The recently unveiled Open Acreage Licensing Policy and the National Data Repository together are a significant and welcome step towards opening up the hydrocarbon exploration and production industry in India. By placing greater discretion in the hands of explorers and operators, the Licensing Policy attempts to address a major drawback in the New Exploration Licensing Policy, which forced energy explorers to bid for blocks chosen by the government. Companies can now apply for particular areas they deem to be attractive to invest in, and the Centre will put those areas up for bids. This is more attractive for prospective operators because in the past, the blocks chosen by the government often were large swathes of land or sea in which only a small fraction had hydrocarbon reserves. By offering companies the freedom to choose exactly the areas they want to explore, and their size, the government has a better chance to woo serious energy investors in an effort to help achieve a more cohesive framework of the country’s energy security. Tied to this is the National Data Repository, which is envisaged as a centralised database of geological and hydrocarbon information that will be available to all. Besides allowing potential investors to make informed decisions, this will open up a new sector in India. There are a number of companies around the world that make it their business to simply explore hydrocarbon basins and sell the information they gather. The new initiative seeks to incentivise such prospectors.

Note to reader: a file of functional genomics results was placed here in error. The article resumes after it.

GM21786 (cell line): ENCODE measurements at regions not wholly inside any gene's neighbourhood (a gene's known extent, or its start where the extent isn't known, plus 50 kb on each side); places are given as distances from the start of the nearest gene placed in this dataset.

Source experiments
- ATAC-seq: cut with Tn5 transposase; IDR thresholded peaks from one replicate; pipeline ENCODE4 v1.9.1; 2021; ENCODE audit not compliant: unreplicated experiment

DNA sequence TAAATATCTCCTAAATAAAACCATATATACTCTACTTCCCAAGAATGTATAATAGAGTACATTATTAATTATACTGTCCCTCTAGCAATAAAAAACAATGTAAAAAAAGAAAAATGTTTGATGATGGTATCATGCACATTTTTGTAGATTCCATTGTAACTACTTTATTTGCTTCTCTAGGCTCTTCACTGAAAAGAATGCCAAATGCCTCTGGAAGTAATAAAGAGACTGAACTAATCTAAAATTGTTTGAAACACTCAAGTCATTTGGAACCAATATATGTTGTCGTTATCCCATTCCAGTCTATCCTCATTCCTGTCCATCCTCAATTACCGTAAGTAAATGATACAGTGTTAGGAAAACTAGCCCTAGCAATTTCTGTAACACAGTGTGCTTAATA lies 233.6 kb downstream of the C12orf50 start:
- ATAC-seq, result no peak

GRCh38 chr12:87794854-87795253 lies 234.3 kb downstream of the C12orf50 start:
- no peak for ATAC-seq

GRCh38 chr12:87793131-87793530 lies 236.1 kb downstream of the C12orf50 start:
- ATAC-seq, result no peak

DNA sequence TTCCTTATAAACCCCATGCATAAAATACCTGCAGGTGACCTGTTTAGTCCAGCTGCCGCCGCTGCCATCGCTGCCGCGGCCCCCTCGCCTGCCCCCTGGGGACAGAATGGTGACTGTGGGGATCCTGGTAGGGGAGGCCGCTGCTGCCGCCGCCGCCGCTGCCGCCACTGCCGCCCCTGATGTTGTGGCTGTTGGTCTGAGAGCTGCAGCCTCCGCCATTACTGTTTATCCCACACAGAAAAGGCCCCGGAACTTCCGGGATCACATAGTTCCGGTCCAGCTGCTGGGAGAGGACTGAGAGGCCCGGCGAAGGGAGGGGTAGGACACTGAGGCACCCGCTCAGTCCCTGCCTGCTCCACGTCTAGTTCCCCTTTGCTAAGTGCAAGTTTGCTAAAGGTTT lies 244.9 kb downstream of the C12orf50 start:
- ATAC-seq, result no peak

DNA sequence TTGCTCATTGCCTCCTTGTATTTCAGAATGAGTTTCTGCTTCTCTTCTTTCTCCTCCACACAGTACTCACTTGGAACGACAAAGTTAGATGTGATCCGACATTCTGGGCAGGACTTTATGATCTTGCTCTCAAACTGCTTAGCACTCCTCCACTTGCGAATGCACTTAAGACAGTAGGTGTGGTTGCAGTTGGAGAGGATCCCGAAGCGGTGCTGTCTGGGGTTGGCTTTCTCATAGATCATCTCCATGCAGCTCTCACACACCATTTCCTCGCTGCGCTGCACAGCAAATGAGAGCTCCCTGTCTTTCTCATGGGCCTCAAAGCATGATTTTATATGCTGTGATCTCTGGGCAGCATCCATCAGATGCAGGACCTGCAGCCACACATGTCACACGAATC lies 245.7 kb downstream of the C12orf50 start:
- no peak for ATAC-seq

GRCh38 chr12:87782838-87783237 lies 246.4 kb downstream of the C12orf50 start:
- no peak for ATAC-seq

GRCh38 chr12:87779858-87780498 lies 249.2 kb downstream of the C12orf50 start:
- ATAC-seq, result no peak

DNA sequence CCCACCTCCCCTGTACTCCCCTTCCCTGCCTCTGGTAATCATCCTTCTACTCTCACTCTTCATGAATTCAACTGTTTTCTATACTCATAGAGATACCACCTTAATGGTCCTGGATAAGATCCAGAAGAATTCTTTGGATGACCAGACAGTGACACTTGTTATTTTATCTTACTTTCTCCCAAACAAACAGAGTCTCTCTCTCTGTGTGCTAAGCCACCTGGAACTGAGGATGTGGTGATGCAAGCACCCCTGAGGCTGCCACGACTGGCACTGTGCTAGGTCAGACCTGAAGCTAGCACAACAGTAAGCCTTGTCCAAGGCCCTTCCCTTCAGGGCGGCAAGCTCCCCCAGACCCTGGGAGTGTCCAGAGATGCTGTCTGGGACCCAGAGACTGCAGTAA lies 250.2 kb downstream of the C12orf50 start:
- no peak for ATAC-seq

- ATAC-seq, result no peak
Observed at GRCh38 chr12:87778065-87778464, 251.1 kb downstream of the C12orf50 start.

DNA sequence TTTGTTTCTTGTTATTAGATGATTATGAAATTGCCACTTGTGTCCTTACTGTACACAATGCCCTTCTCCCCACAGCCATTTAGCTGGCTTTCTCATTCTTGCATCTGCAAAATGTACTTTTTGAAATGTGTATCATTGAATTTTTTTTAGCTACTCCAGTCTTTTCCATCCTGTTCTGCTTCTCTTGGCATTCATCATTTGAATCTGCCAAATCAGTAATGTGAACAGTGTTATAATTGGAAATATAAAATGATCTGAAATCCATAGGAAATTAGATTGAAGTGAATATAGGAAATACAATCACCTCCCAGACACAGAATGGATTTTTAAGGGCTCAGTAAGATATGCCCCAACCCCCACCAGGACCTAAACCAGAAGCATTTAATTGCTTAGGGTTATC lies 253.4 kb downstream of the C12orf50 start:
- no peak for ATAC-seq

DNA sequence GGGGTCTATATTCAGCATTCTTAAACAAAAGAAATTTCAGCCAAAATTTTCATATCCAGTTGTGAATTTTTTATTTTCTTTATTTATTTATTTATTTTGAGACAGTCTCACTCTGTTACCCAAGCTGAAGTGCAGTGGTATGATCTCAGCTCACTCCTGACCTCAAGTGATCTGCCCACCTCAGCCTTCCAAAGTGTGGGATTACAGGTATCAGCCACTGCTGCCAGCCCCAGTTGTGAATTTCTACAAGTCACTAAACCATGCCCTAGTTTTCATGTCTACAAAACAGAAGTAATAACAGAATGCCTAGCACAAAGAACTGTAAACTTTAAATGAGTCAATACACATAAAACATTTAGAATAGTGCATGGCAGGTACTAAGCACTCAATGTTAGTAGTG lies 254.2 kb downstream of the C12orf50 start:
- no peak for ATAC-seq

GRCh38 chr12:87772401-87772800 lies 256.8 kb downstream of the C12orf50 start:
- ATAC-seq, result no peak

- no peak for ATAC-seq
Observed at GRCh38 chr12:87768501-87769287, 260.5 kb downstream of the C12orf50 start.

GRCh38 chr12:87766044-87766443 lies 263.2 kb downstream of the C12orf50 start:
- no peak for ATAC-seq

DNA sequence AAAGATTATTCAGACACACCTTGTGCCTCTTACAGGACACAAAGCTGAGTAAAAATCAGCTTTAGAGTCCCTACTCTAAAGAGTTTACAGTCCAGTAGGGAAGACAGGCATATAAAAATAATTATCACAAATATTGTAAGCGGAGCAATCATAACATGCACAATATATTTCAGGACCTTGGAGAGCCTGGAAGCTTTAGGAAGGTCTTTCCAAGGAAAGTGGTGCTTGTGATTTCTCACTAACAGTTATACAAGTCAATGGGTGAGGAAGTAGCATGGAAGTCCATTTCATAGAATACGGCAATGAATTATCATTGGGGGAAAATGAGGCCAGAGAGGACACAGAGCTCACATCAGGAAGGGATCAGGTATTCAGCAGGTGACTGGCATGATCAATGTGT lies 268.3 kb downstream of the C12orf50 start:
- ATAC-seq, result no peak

Companies may also submit applications through the year and not just at designated and often infrequent points, as was the case earlier. The Directorate General of Hydrocarbons has said that while the auctions will be held twice a year for now, the frequency could be increased as soon as the industry grows accustomed to the new system. This, too, will lend more flexibility to the industry. However, there are still some concerns about the implementation of the overall Hydrocarbon Exploration and Licensing Policy. The policy awards an extra five points to bidders for an acreage if they have already invested in the exploration and development of that area, but it is doubtful if this is enough of an incentive, since the investment needed to simply explore is significant. By contrast, no such preference is given to mineral explorers while auctioning mining rights — instead, a revenue-share from mining operations is their recompense for exploration efforts. This could be considered for the hydrocarbon sector as well. Another concern is whether India can attract enough investment to meet the government’s objective of reducing oil imports by 10% by 2022, especially given the past experience investors have had with large projects such as KG-D6. There are after all proven reserves in other parts of the world, such as the Gulf of Mexico, that could still keep investor appetite for Indian acreage weak.